In the third place, he should know and apply accurately the Golden Rule of Interpretation: "When the plain sense of Scripture makes common sense, seek no other sense; therefore, take every word at its primary, ordinary, usual, literal meaning unless the facts of the immediate context, studied in the light of related passages and axiomatic and fundamental truths, indicate clearly otherwise."

The assumption, of course, is that a person is speaking seriously and means what he says, unless he makes it plain that he is speaking otherwise than literally. When the plain sense of Scripture, therefore, makes common sense, one is to seek no other sense, but is to take each statement at its face value. As anyone can see in a dictionary of any language, words, as a rule, have several definitions; and some have a number of meanings and shades of ideas. That meaning which accords with the facts of the context is to be chosen as its significance in a given case.

Often figurative expressions are used along with the literal terms. When the facts of the context indicate that a word or phrase is not being used literally, then, and only then, should one interpret it symbolically. All figurative language, however, is to be interpreted in accordance with regular usage and with the facts of the context.

To clarify this basic principle, one should study a passage that is obviously symbolic—such as Ezekiel 37:1-14. According to this passage the prophet was given a vision of a valley covered with dry bones. The Lord instructed him to utter a prophecy concerning them. When he did so, there was a rumbling noise and a terrific earthquake. Then all the bones began to move, bone to its bone. In doing so, each bone took its position in relation to other bones so as to form skeletons. Immediately sinews appeared upon the bones, connecting them. Then flesh began to form on these bones, and soon skin covered each of the corpses. Finally, the Spirit of God breathed the breath of life into each body. Then they all arose, a mighty army of God.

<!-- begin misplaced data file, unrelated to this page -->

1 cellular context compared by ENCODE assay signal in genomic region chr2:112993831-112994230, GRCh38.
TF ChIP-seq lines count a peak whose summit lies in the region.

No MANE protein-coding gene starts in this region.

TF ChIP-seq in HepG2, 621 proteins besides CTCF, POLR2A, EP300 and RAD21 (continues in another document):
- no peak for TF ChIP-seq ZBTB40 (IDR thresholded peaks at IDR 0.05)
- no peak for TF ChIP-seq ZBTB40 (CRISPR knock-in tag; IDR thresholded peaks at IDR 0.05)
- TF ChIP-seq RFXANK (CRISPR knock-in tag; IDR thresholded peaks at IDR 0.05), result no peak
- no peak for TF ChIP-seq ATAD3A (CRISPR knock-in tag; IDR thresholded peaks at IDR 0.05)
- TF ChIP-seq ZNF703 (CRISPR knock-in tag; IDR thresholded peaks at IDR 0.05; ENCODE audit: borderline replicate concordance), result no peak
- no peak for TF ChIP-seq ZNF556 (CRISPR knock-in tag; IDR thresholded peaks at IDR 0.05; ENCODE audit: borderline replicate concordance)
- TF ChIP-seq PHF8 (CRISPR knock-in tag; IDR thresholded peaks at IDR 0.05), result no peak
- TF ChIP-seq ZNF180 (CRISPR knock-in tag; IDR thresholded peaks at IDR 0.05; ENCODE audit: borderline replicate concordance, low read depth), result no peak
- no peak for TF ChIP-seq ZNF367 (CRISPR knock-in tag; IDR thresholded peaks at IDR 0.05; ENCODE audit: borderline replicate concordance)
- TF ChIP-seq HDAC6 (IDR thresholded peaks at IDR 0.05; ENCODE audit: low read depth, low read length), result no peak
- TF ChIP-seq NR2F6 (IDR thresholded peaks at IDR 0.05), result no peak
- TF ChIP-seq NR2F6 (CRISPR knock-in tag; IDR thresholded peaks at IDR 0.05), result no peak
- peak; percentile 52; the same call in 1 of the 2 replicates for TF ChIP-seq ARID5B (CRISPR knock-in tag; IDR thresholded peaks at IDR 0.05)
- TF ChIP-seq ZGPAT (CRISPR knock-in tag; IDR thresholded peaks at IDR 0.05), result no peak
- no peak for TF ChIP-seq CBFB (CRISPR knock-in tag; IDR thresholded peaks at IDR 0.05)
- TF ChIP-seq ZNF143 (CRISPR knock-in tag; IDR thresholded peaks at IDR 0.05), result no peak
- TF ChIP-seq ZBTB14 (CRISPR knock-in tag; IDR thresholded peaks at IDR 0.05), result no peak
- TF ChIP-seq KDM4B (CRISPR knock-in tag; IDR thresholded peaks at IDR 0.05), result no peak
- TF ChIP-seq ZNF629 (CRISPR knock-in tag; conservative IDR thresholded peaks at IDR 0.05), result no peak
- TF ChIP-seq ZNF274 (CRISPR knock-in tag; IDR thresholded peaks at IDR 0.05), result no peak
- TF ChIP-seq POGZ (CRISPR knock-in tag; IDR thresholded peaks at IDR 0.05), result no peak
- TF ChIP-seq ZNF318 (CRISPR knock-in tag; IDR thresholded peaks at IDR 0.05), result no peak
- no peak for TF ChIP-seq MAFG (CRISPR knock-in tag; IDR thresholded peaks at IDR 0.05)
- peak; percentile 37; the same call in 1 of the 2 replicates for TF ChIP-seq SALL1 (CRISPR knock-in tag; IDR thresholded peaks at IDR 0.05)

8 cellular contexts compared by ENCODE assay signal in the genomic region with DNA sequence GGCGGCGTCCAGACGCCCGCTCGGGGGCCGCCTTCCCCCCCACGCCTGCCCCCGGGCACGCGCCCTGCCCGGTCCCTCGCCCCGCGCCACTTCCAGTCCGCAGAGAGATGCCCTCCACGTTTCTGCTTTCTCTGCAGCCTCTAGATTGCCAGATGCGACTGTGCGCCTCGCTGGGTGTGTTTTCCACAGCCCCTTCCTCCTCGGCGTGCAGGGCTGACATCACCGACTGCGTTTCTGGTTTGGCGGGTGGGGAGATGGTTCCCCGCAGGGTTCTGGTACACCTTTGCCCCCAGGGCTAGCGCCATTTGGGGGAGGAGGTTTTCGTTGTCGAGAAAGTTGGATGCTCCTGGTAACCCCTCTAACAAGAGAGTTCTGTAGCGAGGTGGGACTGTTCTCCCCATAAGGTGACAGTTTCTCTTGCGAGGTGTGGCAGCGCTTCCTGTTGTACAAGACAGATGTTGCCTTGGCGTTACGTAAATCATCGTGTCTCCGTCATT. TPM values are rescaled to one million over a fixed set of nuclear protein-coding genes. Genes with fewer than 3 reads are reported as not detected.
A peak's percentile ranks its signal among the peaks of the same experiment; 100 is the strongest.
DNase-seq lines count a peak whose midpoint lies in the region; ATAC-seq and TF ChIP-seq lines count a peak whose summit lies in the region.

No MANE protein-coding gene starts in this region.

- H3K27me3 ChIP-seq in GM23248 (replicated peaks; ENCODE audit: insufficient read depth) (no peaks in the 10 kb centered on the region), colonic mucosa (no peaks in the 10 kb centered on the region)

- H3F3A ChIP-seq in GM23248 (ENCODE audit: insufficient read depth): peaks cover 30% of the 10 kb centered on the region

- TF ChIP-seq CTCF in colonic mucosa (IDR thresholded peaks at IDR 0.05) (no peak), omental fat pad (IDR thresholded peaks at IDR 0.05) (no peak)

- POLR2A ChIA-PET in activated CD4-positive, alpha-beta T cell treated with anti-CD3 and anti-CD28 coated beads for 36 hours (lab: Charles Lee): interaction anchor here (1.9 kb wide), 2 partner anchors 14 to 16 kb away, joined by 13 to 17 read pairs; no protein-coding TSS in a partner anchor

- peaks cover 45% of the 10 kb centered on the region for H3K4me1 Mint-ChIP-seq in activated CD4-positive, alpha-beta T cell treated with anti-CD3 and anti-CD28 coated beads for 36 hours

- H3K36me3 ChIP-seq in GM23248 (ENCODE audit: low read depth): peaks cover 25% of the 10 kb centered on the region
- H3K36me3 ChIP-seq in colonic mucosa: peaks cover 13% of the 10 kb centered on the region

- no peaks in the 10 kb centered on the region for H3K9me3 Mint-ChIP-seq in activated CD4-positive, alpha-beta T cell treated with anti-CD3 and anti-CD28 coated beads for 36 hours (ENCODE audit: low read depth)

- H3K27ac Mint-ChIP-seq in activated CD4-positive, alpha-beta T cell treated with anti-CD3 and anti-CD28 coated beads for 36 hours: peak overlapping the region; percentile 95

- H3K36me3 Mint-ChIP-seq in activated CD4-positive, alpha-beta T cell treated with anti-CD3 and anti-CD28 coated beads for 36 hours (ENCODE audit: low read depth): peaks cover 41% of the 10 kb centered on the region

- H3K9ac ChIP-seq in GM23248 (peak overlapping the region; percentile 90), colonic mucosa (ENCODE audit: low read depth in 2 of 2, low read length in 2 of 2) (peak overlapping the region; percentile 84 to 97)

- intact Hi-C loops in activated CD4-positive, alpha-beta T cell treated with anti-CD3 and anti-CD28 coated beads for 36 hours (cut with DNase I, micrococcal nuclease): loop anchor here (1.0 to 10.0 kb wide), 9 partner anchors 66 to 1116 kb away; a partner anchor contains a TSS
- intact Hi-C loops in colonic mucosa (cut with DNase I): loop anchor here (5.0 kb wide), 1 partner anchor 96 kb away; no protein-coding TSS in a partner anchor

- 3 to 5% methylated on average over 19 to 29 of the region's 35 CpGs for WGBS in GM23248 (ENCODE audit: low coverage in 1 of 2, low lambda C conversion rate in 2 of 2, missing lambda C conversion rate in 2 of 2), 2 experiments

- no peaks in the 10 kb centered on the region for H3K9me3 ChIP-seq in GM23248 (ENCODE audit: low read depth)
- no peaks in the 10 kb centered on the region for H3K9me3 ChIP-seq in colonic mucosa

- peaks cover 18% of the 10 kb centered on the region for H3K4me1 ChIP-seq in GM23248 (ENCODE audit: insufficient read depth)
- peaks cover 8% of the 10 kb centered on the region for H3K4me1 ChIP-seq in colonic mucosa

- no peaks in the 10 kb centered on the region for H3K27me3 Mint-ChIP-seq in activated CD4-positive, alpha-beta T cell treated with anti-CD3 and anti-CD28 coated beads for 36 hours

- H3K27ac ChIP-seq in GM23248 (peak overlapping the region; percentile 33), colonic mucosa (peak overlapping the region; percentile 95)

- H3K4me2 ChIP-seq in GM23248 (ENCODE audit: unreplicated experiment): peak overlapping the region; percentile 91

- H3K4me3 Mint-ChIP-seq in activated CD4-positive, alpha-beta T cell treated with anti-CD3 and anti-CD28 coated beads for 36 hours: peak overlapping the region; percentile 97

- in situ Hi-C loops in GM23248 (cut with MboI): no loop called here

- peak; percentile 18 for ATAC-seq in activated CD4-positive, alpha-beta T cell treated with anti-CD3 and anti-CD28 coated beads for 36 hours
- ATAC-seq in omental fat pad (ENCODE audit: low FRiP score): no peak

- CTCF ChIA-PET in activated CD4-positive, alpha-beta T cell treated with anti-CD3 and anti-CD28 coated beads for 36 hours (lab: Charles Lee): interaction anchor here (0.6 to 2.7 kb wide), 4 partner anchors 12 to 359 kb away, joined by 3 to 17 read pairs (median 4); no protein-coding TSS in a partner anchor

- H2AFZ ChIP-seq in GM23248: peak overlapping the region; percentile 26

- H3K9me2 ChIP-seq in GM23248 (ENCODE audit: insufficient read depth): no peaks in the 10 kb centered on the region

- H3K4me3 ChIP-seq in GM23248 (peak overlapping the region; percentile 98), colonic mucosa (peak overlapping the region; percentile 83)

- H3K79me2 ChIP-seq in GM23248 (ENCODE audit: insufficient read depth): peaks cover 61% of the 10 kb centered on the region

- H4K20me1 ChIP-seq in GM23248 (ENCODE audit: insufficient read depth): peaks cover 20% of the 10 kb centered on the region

What is the significance of this revelation? Is it to be taken literally or symbolically? A glance at verse 11 answers this question: "Then he said unto me, Son of man, these bones are the whole house of Israel: behold, they say, Our bones are dried up, and our hope is lost; we are clean cut off." These bones are, therefore, not to be interpreted literally, but symbolically: "these bones are the whole house of Israel." They, therefore, represent the entire Jewish nation.